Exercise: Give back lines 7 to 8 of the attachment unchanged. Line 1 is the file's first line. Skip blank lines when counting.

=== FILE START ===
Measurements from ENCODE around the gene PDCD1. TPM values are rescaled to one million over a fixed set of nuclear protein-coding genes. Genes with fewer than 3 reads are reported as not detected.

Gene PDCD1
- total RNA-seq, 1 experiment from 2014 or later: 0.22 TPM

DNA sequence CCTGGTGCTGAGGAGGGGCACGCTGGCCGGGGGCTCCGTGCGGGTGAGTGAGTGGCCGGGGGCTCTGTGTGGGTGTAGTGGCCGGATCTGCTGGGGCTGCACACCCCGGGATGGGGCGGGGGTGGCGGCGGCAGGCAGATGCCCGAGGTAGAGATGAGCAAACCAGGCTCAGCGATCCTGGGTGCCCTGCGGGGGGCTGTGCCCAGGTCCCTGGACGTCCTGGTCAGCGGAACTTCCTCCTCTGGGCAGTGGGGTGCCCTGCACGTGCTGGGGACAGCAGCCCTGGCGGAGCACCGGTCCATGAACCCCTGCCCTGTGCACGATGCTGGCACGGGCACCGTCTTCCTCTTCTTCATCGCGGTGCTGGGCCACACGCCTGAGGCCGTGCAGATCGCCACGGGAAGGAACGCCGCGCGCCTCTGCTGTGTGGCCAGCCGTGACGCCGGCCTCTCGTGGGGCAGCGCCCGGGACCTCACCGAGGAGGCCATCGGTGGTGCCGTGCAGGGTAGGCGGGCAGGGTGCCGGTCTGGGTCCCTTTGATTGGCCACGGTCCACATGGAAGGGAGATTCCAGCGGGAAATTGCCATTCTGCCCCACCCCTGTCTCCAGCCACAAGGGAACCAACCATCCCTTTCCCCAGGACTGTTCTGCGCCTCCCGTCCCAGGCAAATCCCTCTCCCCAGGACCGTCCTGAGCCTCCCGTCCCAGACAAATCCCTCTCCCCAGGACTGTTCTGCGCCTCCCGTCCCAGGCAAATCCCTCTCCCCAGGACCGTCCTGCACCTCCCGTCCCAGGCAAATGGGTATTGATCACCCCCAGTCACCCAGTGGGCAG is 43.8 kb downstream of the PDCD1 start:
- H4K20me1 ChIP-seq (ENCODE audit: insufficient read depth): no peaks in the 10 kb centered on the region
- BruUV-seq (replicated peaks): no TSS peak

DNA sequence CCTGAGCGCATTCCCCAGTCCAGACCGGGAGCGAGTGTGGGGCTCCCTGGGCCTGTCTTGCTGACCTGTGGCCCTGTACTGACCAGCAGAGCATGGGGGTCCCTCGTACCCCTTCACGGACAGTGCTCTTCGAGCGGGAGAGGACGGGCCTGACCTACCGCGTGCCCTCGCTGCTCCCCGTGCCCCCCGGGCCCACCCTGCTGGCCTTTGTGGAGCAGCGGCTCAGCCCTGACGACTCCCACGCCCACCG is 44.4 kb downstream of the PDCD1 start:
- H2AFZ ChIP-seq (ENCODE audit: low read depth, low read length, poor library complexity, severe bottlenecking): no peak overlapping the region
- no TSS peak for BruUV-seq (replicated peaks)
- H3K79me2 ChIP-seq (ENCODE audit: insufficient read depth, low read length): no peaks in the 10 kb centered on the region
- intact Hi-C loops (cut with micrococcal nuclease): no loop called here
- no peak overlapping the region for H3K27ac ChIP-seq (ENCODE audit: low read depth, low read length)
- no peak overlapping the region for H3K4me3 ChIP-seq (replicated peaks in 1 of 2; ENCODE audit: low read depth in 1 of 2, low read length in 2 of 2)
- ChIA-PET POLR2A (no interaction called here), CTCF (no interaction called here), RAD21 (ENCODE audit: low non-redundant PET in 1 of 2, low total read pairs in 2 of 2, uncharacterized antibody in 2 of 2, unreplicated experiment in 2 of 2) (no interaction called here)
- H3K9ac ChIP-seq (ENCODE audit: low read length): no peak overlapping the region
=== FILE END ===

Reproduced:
DNA sequence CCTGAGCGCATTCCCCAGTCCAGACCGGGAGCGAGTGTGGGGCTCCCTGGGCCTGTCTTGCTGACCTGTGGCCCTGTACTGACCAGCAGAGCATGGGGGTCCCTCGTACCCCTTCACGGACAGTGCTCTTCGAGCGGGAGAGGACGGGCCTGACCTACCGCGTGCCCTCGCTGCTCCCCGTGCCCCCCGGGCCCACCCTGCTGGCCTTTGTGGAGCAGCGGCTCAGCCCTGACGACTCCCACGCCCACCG is 44.4 kb downstream of the PDCD1 start:
- H2AFZ ChIP-seq (ENCODE audit: low read depth, low read length, poor library complexity, severe bottlenecking): no peak overlapping the region